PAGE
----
POEM: State of the Union – Barack Obama

The of the Union

In come in
Barack Hussein
Raising a question
Of will he deliver
His second
Of the union
Different than the first
Shot from Chicagoland
Now addressing
From 1600 sumpin’
Pennsylvania Avenue
A White House
Supremely courting
Separate but unequal
Early childhood
Ivy league schooling
Whether constitutionally a
Or a product of a miscegenation
A black organizer
A white Harvard
Finessing Goodwill industries
Racking the Gap™
Lust but always found
His customary locution assured
In custom HeartMarx suits
In trademark blue
Projecting power
No longer caught
In the wrong hoodie
Or his name isn’t Hussein
And what race winning
Between and money
and intellect
Vulnerability and power
Weather fair skin in the game
Or black ass on the line
Given the can
And the will
The eternal
Lying in the fold
The gap
Between Barack and
And yes
De-spite the
We can
And we will

I heard on the news that President Barack Hussein will address inequality and early childhood in his of the union speech today.  Given Obama’s presidency thus far, that’s all the I needed to launch this poem.  This poem is a on the tensions between who we want to be, who we think we can be, how others view us, and what expectations others may have of us.  From many angles, the inescapable tension in the body politic and the body of Barack Obama is a race question.  For a long now, I’ve found it puzzling that a biracial person in is quite universally identified as the minority race.  In , if you are half black and half white, you are black.  Is being black some type of pollutant that defines someone?  Is this some type of white fear that black is actually stronger than white, posing some inherent threat?  No doubt, culturally, for bi-racial people, it makes sense to identify with one’s minority status, since this defines ones external quite pervasively; thus framing to a large degree one’s own .  Of course, this is really a cultural question because the genetic foundation for racial differences is as flimsy a foundation in science as profoundly dangerous a on society.  Put simply, race is a social construct.  Race is a and prejudicial classification of humans feeding our own biases.  distracts us from the deeper realities of our oneness as a human family is a tool to divide and conquer others.  can no more be won than can be won — it only creates more lost human potential.  I empathize with President Obama who must daily face the many powerful contradictions or tensions in his life and .  However, I see class trumping racial .  I find it a much more coherent view that Obama is a Harvard than a black organizer.  His high social and class seems a much better explanation for his actions than his racial and ethnic heritage.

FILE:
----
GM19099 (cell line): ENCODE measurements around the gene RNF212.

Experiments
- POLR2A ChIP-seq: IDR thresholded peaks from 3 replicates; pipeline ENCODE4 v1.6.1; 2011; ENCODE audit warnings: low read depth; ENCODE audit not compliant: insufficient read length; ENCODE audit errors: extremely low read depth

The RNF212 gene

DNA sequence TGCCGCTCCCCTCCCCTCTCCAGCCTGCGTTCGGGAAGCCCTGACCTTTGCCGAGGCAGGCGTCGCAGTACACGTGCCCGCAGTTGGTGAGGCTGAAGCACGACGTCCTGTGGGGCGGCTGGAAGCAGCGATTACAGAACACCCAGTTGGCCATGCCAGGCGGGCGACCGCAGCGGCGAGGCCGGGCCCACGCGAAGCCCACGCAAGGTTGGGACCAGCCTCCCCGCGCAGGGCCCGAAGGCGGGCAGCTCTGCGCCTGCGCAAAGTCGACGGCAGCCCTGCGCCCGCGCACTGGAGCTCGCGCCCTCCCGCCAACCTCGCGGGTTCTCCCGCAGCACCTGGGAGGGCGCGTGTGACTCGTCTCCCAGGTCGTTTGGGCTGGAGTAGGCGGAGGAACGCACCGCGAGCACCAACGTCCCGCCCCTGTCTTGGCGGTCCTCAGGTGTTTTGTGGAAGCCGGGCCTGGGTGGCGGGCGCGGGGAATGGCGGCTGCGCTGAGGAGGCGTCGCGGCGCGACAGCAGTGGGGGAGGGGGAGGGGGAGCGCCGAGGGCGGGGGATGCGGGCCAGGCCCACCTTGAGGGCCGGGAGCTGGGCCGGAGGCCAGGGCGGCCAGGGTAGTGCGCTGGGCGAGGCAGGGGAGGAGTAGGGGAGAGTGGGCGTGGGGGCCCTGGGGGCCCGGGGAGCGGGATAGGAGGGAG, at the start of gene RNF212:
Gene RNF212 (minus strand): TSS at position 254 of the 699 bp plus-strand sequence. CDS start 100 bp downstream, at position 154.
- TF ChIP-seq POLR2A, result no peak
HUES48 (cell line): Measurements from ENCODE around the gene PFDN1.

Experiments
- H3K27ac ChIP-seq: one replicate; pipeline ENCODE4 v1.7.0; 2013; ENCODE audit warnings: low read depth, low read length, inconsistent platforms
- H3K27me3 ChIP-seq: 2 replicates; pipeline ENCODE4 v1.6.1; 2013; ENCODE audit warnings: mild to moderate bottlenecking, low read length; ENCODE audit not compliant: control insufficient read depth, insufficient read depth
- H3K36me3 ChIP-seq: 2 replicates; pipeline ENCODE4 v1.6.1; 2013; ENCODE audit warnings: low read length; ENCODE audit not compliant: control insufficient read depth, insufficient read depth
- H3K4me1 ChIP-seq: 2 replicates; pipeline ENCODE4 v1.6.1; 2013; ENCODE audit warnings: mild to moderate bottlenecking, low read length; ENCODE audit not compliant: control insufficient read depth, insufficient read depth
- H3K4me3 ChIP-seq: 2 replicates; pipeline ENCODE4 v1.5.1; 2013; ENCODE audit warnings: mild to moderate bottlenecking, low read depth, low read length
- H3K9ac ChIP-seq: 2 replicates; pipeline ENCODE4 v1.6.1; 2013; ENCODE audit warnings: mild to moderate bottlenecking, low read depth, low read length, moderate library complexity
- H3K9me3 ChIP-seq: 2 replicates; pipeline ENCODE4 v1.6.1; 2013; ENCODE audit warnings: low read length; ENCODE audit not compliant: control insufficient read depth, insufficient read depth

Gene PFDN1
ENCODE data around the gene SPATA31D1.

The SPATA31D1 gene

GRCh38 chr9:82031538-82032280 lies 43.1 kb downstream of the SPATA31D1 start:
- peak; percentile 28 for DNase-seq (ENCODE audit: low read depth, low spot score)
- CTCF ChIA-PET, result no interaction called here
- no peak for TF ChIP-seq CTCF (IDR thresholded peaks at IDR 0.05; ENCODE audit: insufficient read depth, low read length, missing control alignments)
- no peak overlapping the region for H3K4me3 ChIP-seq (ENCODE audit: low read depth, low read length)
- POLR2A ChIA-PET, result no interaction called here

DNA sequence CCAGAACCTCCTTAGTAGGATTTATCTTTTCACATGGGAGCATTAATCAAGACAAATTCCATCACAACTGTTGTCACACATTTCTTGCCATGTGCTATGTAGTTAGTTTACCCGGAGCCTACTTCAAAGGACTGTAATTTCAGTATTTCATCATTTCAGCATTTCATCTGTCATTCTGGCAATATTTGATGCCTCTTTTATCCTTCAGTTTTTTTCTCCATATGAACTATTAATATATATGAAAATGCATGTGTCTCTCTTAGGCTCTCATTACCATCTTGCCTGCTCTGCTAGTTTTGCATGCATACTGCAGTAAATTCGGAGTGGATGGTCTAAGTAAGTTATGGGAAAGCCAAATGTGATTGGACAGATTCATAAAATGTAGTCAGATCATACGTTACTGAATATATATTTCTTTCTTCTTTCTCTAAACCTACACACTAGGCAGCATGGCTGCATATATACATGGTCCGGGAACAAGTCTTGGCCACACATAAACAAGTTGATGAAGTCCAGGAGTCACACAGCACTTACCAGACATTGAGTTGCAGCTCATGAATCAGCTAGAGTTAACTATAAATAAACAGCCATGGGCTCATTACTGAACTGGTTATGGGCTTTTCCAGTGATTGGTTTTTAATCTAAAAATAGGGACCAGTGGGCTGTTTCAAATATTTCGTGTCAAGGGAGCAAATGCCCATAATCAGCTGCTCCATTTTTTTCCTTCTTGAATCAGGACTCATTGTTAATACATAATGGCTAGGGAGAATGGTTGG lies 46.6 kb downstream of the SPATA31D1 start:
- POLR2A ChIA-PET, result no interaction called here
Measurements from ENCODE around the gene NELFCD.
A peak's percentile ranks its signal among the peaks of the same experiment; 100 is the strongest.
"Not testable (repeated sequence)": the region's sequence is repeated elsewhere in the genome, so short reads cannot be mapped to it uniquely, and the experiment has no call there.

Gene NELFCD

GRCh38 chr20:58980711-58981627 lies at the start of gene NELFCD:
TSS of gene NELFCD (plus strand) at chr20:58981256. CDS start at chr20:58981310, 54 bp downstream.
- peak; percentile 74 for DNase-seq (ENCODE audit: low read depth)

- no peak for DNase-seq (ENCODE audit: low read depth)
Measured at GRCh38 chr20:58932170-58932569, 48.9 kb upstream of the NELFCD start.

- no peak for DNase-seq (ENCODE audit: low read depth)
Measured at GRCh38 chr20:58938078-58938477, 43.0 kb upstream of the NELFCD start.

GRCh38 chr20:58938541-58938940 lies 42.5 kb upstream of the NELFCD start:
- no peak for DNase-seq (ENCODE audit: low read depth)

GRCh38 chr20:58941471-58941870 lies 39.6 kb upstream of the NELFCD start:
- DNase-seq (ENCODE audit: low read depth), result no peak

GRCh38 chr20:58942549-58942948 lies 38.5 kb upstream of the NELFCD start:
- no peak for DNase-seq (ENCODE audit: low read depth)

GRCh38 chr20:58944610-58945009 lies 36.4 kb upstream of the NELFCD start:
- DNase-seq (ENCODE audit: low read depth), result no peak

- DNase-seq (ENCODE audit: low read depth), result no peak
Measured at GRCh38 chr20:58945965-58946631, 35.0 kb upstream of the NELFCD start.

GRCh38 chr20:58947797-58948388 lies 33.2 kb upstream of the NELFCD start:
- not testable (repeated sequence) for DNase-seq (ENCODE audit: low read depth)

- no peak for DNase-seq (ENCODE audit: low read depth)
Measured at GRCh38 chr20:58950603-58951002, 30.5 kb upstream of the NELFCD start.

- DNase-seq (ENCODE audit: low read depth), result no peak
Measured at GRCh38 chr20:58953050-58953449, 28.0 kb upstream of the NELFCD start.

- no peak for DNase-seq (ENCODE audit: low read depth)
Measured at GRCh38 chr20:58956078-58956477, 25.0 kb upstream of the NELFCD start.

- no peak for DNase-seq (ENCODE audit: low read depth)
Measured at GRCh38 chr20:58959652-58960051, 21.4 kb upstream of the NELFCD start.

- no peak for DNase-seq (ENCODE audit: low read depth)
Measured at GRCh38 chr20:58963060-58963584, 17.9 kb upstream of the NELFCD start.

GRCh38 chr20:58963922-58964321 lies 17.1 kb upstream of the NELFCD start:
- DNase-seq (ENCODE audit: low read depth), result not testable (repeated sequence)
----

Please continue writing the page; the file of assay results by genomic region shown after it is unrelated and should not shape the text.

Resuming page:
Fortunately, my aim in human relations is infinitely higher than merely explaining, or even predicting, human behavior.  We can, and likely will, argue about the extent of human freedom, for any particular individual or “class” of humans.  Still, we are always at least somewhat free.  And it is in this space, whether narrow or wide, that we define our .  This is true for the President of the United States of , the presumed leader of the “free” world.  This is true for me and you.

If you follow at all, you cannot escape that even the most powerful person in the world, presumed to be the President of the good ole USA, is plagues by limits on his freedom, or perhaps more appropriately, his ambitions.  Personally, I revel that lowly me can do things that the President could not fathom; such as living without an alarm clock, or truly taking a week off.  is said to be the of the possible.  I’d like to think so.  However, it seems that is captured much more accurately as being the of the probable.  The of the possible is about acting out of an idealism ever-appreciating the stark that we can choose to act freely within or looming.  Shrewdness is not well served by fixating on mere probabilities at the expense of our freedom, that defines us as human.

Of course, in this poem, I to raise the “race” question to a higher level, not bound by mere particularities, especially racial .  Ah, yes, the quest of a to tease out eternal themes and universal truths from our particular lives.  In this poem, this is framed as various races: between and money, and intellect, and vulnerability and power.

Still, I am not, nor wish to be, immune from particularities.  I relish in the deliciously punny and serendipitous particularity that Obama wears custom Hartmarx suits.  I have taken the liberty of spelling this brand (probably trademarked!) with my own trademark style: HeartMarx.  The tensions and irony run deep as it can imply a (hidden) of Marx for Obama, or the pinnacle of a personal capitalistic brand perhaps too well-suited to speak authentically of inequality.

May your state of union with reality be harmonious and joyful.

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